Sketching tablet – Many graphic designers like to start off by drawing. Rather than scanning from paper to your computer, get familiar with sketching on your tablet so you can easily import designs to your editing software. Once you have the appropriate skills and tools for graphic design work, consider what kind of project’s you’d like to take on. A graphic designer could specialize in any of the following:

  • Branded logos
  • Book design
  • Product design (for t-shirts, mugs, etc.)
  • Website design
  • Infographics
  • Social media branding
  • Illustrations (for web or print)
  • Poster design
  • Signs and banners
    • Of course, many graphic designers excel in more than one of these areas. Choose a few and start assembling a list of services for your website.

Create your unique brand

As a graphic designer, your artistic eye is your main currency when it comes to your design work. That’s why it’s so important to develop a striking brand identity for your graphic design business. Consider:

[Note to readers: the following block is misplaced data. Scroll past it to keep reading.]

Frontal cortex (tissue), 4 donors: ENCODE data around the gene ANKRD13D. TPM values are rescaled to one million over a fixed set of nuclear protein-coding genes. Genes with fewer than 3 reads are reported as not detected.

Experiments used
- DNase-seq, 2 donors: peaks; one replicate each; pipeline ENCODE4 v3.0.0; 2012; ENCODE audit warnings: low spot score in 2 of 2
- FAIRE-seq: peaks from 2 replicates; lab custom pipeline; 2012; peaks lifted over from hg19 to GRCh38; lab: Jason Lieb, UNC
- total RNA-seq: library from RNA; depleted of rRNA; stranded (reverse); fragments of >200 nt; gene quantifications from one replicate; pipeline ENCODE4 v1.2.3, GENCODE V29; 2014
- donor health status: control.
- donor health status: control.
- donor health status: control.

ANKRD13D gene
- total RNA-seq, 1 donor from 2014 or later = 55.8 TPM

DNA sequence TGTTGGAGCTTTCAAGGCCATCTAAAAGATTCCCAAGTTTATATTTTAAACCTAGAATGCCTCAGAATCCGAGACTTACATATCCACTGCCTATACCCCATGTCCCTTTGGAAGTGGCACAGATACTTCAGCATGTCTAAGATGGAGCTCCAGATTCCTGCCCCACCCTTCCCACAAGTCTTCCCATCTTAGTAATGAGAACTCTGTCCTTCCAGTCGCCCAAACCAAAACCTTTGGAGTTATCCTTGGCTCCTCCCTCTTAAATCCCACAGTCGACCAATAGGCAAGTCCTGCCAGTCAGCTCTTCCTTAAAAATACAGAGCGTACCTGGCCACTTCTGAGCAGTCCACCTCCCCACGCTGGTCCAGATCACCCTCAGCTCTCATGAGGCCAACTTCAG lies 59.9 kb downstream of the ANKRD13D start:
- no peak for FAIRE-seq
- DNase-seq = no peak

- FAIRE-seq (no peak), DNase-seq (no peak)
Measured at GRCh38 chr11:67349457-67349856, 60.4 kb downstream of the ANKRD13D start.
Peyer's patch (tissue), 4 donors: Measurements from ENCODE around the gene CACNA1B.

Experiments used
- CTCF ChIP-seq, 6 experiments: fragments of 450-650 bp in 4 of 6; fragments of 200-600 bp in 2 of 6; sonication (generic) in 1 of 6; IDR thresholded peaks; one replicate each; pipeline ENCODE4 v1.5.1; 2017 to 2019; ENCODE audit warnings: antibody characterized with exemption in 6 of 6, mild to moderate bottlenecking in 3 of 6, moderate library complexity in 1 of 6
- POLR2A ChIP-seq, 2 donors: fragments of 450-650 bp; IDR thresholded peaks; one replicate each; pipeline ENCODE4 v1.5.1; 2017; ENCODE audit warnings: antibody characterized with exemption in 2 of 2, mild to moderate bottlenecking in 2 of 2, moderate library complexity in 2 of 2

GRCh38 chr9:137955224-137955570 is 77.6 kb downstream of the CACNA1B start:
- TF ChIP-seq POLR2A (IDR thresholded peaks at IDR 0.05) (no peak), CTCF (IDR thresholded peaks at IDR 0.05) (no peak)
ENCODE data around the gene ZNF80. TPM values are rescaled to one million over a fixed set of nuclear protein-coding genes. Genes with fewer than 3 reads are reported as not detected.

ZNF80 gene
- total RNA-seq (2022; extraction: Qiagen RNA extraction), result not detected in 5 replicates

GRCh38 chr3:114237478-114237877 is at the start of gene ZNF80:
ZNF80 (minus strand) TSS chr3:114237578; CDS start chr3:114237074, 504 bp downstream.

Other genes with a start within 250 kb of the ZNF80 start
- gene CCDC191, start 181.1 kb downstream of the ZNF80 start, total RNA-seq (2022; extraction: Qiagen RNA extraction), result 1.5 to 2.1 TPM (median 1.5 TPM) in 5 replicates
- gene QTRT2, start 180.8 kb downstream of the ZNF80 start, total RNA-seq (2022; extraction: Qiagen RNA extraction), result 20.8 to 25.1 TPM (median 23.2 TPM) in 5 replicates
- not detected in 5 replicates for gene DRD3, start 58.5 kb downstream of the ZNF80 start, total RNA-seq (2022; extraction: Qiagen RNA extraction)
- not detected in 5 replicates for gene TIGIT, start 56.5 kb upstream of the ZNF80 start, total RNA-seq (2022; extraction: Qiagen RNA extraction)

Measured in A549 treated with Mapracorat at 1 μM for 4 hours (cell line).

What’s your brand personality? Sleek and sophisticated or humorous? Ornate or minimalistic? In-your-face or understated?

What makes you unique? Have your .gifs launched a thousand memes? Are your logos without comparison?

Once you have an idea of what sets your graphic design skills apart from the pack, make sure that your logo and brand reflect your identity and expertise.

Most importantly you need somewhere to showcase your designs. That’s where your website comes into play. Your website should be a reflection of your style and skills. But, you don’t have to be a developer to create a good looking website. While it’s easier than ever to create a website from a template, be sure to customize, customize, customize so that your graphic design skills are in full display. Most importantly, include a gallery of your work.